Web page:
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NASP Home NASP Publications School Psychology Review (SPR) Volume 11 Issue 1 (1982) Considerations for Developing Effecti...
Volume 11, Issue 1 (1982)

Considerations for Developing Effective School-Based Social Problem-Solving (SPS) Training Programs

pp. 56—63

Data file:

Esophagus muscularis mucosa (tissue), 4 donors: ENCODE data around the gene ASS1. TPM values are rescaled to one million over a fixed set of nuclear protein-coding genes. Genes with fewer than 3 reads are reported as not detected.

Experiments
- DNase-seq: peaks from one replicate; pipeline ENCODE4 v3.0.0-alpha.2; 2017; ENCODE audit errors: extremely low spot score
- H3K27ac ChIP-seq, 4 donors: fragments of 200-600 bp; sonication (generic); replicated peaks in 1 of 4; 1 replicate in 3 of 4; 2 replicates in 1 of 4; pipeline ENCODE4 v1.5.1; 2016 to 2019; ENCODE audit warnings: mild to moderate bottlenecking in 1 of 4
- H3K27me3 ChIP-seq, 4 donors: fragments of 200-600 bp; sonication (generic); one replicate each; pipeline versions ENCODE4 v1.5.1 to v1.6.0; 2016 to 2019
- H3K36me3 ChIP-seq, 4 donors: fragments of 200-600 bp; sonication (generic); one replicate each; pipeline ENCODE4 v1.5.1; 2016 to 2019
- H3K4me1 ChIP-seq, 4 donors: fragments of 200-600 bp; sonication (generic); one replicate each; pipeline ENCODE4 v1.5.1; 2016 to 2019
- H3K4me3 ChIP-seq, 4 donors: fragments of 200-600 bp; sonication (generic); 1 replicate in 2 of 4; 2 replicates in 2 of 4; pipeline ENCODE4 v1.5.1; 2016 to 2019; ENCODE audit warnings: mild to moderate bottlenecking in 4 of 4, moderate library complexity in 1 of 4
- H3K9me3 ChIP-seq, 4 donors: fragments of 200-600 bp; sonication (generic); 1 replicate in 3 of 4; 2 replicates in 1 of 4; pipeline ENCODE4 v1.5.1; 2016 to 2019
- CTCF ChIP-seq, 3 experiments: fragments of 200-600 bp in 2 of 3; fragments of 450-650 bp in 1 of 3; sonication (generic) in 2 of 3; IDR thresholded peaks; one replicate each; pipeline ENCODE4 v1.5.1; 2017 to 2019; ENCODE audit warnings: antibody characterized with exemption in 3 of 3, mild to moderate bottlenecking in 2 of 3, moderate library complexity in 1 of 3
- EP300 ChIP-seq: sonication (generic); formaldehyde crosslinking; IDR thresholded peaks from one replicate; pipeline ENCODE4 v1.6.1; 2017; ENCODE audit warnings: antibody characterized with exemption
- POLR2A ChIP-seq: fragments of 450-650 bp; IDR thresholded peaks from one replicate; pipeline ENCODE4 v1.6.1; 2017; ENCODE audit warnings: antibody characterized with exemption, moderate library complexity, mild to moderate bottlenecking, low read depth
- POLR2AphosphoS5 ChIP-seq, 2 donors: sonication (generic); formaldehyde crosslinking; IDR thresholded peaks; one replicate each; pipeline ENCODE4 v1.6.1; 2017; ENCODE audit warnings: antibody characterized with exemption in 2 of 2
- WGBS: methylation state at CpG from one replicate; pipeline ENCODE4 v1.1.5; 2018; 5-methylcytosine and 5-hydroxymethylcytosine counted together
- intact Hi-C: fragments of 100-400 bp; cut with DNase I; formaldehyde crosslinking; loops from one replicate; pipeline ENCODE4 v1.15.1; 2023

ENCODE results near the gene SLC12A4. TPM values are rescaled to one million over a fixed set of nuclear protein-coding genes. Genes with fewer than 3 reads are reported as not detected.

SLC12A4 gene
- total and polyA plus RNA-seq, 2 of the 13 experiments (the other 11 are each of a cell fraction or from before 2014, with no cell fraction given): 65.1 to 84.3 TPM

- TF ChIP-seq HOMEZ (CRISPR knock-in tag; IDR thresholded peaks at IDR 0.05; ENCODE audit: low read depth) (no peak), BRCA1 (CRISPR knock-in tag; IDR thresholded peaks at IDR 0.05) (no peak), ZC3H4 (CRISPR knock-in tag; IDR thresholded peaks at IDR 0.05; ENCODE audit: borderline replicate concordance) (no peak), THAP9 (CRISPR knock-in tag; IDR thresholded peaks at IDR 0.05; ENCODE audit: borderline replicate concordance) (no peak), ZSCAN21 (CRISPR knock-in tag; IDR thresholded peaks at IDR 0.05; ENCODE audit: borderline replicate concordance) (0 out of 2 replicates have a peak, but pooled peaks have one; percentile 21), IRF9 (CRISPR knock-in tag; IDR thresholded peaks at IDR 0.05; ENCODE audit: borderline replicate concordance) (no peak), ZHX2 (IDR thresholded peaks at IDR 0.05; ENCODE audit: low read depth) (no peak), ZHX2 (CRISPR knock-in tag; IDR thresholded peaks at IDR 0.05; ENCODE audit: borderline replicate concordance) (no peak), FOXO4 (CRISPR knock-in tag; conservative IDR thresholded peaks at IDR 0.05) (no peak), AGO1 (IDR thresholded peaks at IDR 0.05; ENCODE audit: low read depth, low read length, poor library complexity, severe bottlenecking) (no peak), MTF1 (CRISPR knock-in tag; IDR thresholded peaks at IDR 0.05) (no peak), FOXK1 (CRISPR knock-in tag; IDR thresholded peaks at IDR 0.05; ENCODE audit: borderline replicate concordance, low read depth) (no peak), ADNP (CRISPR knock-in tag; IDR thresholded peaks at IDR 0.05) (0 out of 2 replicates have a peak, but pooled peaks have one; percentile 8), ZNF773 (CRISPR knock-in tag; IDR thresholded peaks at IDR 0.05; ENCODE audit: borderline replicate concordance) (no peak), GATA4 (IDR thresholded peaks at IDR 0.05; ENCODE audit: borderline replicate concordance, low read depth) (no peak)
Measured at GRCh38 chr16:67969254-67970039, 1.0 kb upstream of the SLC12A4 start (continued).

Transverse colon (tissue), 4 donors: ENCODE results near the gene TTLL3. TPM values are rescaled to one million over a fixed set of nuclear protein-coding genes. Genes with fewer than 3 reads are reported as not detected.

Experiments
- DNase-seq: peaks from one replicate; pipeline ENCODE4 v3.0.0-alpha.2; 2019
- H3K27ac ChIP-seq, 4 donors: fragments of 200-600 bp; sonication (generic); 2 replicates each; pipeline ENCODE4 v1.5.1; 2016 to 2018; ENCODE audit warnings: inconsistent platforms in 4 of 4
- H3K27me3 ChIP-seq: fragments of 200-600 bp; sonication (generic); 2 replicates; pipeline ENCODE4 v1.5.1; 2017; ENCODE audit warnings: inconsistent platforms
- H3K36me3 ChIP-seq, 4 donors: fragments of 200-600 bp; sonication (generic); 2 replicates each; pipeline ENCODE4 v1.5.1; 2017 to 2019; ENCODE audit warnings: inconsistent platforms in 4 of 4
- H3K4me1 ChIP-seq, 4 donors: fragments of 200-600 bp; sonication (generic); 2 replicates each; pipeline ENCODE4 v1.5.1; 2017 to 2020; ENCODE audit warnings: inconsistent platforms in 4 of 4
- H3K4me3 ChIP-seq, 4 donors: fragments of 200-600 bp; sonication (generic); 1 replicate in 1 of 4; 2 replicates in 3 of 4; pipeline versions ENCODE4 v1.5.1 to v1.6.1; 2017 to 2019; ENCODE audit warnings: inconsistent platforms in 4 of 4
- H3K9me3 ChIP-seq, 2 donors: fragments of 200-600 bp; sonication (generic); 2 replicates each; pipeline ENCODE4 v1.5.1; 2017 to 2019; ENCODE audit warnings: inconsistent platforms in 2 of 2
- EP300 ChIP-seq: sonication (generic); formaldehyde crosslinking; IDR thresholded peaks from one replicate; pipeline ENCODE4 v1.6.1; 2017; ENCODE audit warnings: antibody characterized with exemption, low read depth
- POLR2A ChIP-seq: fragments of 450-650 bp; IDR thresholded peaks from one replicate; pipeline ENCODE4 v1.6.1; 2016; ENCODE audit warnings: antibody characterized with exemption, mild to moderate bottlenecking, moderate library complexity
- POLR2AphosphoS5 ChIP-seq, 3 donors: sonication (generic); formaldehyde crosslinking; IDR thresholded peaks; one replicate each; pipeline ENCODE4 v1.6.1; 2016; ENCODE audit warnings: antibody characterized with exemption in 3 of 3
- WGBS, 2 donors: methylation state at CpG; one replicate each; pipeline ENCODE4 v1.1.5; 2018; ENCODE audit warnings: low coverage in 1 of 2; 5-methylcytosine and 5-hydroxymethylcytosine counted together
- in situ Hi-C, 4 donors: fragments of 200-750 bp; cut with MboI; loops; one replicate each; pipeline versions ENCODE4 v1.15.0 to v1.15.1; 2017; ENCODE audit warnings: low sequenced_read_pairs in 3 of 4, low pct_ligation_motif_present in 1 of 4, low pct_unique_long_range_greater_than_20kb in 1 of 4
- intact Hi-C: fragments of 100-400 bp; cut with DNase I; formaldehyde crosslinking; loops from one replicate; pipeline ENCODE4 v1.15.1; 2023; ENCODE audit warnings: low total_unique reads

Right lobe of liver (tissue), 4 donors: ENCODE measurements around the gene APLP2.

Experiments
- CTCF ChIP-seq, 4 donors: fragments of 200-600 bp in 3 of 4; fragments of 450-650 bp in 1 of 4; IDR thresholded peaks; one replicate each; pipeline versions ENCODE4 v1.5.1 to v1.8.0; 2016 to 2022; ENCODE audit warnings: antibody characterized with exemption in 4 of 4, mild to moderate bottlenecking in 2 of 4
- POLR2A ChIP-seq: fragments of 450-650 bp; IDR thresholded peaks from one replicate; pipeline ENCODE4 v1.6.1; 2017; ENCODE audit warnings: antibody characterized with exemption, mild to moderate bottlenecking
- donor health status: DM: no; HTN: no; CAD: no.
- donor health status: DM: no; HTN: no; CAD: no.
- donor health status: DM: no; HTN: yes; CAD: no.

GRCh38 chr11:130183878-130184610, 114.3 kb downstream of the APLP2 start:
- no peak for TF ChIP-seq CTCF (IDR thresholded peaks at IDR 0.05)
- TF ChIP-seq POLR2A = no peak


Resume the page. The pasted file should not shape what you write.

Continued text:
ABSTRACT: Social problem-solving (SPS) skills training is an approach to primary prevention and competence-building designed to promote children’s abilities to resolve interpersonal conflicts,and consequently, their adjustment. Although initial SPS interventions with inner-city preschoolers and kindergarteners suggested that training facilitated problem-solving skill acquisition which, in turn, mediated improved adjustment.recent studies with older children have yielded equivocal findings. This paper offers suggestions for conducting more effective elementary school-based SPS training programs. The discussion focuses on the key issues of: (a) curriculum content and instructional formats, (b) program structure, (c)instruction and supervision of SPS trainers, and (d) teaching cognitive behavioral SPS skills effectively. The Rochester SPS training program for second- to fourth-grade children is described giving special attention to these issues.

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